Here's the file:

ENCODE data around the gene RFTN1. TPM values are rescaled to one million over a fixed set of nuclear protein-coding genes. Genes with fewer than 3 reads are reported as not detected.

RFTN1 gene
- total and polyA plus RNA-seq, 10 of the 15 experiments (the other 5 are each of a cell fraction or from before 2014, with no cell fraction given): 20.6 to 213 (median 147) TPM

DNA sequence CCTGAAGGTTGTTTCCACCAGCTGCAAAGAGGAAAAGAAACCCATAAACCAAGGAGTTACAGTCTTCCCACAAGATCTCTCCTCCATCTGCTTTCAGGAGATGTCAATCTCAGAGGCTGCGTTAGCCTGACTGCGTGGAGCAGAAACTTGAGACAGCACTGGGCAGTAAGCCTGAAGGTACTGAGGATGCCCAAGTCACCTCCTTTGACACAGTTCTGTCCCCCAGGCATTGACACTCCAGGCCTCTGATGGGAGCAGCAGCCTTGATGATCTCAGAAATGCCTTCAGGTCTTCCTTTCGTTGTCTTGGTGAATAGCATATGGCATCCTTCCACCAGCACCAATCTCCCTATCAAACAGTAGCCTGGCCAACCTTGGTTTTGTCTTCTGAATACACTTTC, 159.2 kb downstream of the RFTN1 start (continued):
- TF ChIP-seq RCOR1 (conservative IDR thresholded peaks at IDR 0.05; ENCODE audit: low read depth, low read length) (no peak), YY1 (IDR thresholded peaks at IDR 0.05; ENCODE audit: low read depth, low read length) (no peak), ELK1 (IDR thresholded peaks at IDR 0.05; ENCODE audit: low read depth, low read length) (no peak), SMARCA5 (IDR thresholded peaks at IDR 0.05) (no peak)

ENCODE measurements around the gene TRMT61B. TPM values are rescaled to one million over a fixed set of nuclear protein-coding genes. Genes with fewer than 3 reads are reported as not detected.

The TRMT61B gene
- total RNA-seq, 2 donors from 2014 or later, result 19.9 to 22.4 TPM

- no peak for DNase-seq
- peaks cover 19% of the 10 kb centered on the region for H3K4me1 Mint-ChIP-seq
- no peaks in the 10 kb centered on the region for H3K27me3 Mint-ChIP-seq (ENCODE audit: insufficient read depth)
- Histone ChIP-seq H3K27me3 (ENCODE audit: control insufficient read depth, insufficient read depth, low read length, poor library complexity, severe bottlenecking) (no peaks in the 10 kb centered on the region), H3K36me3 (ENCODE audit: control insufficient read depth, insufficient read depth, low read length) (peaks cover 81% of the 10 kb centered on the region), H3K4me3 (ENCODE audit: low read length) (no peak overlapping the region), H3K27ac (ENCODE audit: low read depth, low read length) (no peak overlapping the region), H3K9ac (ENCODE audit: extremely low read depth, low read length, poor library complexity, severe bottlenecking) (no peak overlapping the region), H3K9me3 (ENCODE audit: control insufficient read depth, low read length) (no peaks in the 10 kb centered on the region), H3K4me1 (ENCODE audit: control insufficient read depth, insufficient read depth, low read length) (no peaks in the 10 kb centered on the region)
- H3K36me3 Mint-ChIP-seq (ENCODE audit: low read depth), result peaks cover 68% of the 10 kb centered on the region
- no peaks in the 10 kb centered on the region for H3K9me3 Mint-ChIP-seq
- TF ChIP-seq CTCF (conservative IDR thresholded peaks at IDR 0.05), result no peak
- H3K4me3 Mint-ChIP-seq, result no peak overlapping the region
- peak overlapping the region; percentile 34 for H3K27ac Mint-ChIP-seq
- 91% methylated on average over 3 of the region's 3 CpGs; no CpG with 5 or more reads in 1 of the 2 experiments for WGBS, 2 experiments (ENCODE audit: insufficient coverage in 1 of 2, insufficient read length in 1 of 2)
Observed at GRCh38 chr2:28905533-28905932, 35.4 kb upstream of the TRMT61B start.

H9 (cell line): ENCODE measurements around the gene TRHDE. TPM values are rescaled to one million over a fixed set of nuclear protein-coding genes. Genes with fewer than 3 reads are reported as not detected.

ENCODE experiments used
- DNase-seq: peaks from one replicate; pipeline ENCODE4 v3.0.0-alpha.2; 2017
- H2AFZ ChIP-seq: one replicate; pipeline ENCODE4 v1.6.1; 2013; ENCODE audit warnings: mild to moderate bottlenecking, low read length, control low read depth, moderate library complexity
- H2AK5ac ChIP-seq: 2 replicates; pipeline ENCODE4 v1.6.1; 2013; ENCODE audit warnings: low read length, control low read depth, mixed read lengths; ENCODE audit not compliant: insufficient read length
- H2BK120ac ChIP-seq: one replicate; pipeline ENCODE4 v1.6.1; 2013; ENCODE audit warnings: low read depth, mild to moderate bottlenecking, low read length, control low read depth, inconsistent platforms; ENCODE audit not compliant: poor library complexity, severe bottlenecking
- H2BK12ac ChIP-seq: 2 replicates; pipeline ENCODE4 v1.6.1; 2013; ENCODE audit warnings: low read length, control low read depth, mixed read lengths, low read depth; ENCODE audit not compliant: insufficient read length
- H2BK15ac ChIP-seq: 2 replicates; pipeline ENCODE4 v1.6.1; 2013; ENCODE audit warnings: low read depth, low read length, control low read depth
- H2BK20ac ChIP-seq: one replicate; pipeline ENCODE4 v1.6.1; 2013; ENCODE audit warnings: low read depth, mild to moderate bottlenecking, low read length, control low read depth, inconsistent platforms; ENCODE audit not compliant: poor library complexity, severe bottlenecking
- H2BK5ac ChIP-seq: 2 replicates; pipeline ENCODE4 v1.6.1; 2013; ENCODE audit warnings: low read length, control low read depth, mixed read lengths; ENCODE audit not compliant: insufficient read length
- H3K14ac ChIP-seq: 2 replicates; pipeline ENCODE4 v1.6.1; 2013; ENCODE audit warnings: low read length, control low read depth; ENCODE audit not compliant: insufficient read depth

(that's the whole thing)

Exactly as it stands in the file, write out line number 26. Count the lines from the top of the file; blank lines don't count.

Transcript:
- H2BK12ac ChIP-seq: 2 replicates; pipeline ENCODE4 v1.6.1; 2013; ENCODE audit warnings: low read length, control low read depth, mixed read lengths, low read depth; ENCODE audit not compliant: insufficient read length